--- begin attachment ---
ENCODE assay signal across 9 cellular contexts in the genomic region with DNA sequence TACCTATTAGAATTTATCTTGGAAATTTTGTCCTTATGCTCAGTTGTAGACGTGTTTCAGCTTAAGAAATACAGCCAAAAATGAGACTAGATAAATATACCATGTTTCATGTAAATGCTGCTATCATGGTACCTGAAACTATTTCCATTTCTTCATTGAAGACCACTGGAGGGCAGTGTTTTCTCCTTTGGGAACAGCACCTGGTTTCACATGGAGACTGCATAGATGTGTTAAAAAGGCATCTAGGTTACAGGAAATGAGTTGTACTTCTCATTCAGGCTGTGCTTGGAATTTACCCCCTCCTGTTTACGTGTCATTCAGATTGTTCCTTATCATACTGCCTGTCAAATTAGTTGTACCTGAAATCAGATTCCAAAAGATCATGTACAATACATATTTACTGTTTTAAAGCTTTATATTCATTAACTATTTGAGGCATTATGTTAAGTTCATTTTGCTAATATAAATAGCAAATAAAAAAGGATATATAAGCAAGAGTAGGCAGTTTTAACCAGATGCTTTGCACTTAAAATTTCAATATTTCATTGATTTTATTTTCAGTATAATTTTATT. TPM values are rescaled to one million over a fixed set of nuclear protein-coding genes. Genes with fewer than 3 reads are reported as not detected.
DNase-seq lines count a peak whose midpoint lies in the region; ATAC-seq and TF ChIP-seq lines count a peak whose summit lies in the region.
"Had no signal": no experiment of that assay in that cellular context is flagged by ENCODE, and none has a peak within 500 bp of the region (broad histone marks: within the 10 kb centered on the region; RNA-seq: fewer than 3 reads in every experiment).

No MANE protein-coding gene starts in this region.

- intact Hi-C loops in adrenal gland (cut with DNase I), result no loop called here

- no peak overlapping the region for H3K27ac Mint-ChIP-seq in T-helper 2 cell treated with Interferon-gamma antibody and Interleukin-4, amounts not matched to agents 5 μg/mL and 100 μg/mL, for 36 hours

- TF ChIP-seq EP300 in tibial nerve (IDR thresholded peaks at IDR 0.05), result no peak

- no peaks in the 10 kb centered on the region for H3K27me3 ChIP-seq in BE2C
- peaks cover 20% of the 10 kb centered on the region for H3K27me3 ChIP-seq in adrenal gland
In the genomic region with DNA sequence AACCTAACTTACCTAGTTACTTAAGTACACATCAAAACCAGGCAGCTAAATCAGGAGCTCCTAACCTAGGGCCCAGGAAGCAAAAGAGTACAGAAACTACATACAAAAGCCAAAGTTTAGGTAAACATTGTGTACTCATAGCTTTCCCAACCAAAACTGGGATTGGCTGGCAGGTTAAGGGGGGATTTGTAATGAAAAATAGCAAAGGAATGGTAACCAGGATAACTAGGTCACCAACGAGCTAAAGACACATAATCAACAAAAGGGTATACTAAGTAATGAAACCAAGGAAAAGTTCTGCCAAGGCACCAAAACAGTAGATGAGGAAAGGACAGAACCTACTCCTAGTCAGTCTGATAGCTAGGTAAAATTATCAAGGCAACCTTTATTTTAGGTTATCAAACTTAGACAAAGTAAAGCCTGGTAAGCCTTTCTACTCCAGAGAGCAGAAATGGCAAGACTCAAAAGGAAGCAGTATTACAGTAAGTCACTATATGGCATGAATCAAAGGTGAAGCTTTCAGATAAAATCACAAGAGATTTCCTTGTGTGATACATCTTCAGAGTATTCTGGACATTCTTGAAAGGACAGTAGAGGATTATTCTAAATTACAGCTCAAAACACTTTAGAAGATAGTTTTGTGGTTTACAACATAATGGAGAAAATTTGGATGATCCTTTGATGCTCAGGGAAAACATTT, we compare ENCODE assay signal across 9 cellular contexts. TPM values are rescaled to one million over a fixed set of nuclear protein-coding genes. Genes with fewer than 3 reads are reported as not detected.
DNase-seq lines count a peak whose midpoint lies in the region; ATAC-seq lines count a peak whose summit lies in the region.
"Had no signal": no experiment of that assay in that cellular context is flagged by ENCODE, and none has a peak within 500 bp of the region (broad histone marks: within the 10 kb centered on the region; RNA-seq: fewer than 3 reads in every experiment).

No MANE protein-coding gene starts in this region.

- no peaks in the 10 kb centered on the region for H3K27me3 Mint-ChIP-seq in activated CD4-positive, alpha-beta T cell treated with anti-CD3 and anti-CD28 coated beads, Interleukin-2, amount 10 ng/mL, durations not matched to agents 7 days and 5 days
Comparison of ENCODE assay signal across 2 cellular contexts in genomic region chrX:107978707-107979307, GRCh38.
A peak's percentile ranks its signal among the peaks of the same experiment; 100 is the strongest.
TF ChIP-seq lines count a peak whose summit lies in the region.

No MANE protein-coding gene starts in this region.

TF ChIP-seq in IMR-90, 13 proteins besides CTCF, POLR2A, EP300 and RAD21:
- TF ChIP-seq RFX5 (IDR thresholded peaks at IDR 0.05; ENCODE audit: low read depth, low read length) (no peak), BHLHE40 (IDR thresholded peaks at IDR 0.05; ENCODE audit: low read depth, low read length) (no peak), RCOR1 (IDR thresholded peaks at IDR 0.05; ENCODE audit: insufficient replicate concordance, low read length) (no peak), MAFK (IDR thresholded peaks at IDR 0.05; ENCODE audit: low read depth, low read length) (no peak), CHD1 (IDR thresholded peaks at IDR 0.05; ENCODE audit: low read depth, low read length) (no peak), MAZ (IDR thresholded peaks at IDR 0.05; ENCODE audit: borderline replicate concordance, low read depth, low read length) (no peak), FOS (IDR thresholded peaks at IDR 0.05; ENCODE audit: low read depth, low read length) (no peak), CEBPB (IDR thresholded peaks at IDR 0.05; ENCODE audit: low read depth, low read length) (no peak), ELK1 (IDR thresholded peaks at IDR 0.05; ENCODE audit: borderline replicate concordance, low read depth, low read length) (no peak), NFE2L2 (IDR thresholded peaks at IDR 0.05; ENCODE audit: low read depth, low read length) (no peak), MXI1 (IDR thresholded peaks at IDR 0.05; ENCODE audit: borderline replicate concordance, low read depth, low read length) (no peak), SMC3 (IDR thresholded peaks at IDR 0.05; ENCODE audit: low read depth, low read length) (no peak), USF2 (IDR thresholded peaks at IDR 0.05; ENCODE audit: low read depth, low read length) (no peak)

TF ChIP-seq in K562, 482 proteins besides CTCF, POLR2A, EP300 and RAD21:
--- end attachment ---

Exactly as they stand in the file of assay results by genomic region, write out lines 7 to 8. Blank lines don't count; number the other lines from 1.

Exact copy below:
- TF ChIP-seq EP300 in tibial nerve (IDR thresholded peaks at IDR 0.05), result no peak

- no peaks in the 10 kb centered on the region for H3K27me3 ChIP-seq in BE2C